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Linking Young Minds Together
     Volume 2 Issue 44| November 14, 2010 |


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Children on the Streets

Elita Karim
Photos: Yamin Tauseef Jahangir

'All Smiles' on Universal Children's Day

“What do you want to be when you grow up?”
“An auto driver,” says 8-year-old Ismail softly, peeping through his ruffled hair on his forehead, with his shy eyes. “I want to own an auto rickshaw,” he adds a little more boldly.


Children have to work to support themselves and their families

“So that I can go wherever I want to,” answers Ismail. Ismail is one of the many kids selling chocolates and flowers and also begging on the Gulshan 2 traffic signal point. He has lost the use of one of his legs and moves slowly from one place to another with the help of a make-shift support, built with bamboo and taped up with plastic.

The above is an excerpt from a short conversation that Ismail had with one of his customers at the traffic signal in Gulshan last week, while trying to sell her a flower. He along with his friends would rush to the cars and auto rickshaws stopping at the red light and beg for money or try to sell them their items. “I earned 70 takas yesterday,” says Ismail proudly. “Last week, an aapa gave me and my friends clothes!” beams Ismail showing off the tee shirt he is wearing.

There is no proper survey to be found online or in any of the libraries which could let one know the approximate number of children like Ismail living on the streets trying to survive the harsh life. However, it is clear that thousands of such deprived young children are seen on the streets every day, most of the time going without proper meals. To them, the Universal Children's Day would make very little sense. Even then, this year, organisations and individuals took time out to make them feel like the children that they really are.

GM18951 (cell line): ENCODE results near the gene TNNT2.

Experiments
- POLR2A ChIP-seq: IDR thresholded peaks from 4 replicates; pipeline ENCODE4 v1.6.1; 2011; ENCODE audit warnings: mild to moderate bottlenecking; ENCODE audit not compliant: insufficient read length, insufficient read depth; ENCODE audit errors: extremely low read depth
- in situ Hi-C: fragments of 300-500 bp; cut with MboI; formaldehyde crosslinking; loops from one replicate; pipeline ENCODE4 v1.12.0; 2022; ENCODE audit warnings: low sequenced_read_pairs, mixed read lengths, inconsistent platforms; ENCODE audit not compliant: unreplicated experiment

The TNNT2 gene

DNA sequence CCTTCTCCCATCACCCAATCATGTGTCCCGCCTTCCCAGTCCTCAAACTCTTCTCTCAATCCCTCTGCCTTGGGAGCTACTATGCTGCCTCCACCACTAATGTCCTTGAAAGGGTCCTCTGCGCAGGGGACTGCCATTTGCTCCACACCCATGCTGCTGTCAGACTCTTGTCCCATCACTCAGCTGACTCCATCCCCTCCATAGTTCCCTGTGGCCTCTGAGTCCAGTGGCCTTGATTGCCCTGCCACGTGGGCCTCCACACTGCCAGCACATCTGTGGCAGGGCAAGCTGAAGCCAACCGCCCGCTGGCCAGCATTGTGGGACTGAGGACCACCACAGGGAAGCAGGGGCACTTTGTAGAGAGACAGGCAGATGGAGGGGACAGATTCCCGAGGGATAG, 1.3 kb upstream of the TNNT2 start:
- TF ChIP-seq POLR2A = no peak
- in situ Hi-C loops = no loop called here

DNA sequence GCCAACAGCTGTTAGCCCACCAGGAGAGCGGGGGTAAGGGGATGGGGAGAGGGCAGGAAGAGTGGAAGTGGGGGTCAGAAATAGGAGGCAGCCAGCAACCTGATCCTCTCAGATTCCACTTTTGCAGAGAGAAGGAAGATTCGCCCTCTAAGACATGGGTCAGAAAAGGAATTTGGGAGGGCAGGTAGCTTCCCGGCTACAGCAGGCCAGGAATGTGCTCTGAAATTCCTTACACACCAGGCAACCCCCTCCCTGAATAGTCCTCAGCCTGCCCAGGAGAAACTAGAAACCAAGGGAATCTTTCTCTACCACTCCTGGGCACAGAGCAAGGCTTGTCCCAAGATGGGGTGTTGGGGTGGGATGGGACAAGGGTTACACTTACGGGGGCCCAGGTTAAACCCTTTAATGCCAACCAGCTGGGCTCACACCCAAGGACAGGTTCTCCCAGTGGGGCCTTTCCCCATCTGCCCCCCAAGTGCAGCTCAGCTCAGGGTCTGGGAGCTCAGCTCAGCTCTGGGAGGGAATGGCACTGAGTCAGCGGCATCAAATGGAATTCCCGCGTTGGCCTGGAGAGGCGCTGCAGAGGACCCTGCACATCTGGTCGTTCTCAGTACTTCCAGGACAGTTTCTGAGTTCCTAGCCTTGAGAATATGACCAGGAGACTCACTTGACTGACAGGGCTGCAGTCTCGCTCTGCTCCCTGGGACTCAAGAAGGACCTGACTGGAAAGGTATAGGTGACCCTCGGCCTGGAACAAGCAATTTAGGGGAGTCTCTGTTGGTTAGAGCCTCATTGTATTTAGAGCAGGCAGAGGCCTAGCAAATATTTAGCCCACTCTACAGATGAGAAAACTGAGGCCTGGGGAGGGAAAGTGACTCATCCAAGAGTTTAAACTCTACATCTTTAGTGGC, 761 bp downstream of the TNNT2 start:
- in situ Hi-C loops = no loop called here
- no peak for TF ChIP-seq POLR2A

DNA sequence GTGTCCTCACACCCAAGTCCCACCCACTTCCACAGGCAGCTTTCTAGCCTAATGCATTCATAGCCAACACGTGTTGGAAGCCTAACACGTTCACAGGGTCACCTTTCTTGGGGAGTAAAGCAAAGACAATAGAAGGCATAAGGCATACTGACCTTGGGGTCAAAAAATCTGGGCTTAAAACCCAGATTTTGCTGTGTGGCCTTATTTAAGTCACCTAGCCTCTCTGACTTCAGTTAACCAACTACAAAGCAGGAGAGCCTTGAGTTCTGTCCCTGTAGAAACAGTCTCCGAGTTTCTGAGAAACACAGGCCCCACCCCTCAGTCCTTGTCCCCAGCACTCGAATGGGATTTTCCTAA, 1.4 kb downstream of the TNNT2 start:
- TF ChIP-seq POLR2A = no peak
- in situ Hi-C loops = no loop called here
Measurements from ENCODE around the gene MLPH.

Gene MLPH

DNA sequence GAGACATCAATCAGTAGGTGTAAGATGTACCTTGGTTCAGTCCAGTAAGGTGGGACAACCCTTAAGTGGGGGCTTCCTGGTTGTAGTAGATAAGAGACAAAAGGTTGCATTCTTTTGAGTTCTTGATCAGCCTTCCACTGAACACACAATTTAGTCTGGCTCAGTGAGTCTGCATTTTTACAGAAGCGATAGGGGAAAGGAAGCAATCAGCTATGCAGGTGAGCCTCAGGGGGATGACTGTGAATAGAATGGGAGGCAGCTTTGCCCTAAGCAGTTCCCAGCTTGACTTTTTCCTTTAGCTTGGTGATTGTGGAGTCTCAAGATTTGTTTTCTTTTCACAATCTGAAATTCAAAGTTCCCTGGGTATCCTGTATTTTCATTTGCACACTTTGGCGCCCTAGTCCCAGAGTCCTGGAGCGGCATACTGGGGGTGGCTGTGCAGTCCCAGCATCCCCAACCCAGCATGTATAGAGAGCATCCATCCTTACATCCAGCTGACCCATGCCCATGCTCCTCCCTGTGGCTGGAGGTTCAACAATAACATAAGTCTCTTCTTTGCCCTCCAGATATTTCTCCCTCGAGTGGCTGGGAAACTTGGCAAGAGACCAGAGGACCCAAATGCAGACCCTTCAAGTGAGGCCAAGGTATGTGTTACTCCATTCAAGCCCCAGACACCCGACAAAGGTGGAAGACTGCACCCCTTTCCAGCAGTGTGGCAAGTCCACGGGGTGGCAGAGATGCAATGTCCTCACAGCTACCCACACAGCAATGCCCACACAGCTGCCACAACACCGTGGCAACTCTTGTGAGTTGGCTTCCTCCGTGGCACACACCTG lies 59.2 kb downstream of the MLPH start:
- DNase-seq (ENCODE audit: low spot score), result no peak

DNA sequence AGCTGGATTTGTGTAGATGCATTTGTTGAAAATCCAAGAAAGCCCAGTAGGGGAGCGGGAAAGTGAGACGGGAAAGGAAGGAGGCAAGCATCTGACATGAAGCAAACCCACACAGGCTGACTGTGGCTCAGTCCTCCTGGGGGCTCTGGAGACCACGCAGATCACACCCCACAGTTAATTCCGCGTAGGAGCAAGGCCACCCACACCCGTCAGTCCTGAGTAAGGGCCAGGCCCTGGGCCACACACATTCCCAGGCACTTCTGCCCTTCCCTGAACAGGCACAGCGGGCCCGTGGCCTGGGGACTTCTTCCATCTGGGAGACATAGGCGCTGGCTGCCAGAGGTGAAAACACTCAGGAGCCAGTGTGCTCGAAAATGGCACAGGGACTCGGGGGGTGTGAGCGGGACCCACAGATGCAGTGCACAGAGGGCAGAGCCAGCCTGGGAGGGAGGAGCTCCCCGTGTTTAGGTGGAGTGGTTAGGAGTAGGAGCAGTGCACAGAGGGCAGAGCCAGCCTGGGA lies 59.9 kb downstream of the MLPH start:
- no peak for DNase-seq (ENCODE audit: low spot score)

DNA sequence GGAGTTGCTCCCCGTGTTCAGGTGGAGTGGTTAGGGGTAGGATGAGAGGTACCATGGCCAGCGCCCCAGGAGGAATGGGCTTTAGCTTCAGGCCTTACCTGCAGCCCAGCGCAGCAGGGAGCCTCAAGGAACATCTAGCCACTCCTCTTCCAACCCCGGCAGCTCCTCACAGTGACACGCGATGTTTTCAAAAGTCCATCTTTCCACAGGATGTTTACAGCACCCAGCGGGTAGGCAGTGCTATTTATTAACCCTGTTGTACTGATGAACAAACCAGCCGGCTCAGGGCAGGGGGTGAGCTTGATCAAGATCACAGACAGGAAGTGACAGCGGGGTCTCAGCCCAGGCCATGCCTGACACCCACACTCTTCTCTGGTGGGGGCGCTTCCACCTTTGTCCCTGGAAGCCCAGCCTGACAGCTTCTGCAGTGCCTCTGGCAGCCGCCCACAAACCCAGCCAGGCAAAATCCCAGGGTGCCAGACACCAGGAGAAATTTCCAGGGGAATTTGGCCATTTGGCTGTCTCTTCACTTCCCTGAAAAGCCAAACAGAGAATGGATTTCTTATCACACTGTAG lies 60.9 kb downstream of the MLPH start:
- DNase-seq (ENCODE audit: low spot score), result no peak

Universal Children's Day was established in 1954. On November 20, the UN General Assembly adopted the 'Declaration of the rights of the children' in 1959, and then later on in 1989. Hence, every year, this day is celebrated on November 20. In countries like India however, children's day is celebrated on November 14, observing the birth anniversary of the country's first Prime Minister Pundit Jawaharlal Nehru. He was said to have had a special place for children and had done a lot for the development of children in India.

This year, the Jaago Foundation had a treat for the children on the streets. They decided to celebrate Universal Children's Day on November 11, instead of November 20, since the city would be almost empty of people due to Eid-Ul-Adha celebrations. The foundation picked up at least a thousand children from 18 traffic signal points in Dhaka city and decided to give them a day off. These children usually spend their days selling flowers, chocolates and other items on the traffic signal points, earning around 80-100 takas a day, if they are lucky. Last week, however, these children were given a free day-entry inside Wonderland, a theme park located in Gulshan. Starting with a delicious breakfast, the kids were let loose inside the theme park. They were seen trying out all the rides until lunch. The children were also entertained with live music on location. “We had done something similar last year as well,” says Korvi Rakshand, the Founder Chairperson of Jaago Foundation. “This year, we had an overwhelming response with at least 2,000 young volunteers ready to help us out on the streets. It was amazing! It shows how much people love Jaago.”

The money that the volunteers will be earning on the streets selling flowers will be distributed in two ways. A portion of it will be given to the street kids trying to survive on the streets, and the rest of the portion will be donated to the Jaago Foundation Education Fund for the school. “We are opening up two more branches in the city and the money will be used towards the development of the schools there.” Currently, there is just one branch of the foundation, which is operating in Rayerbazaar.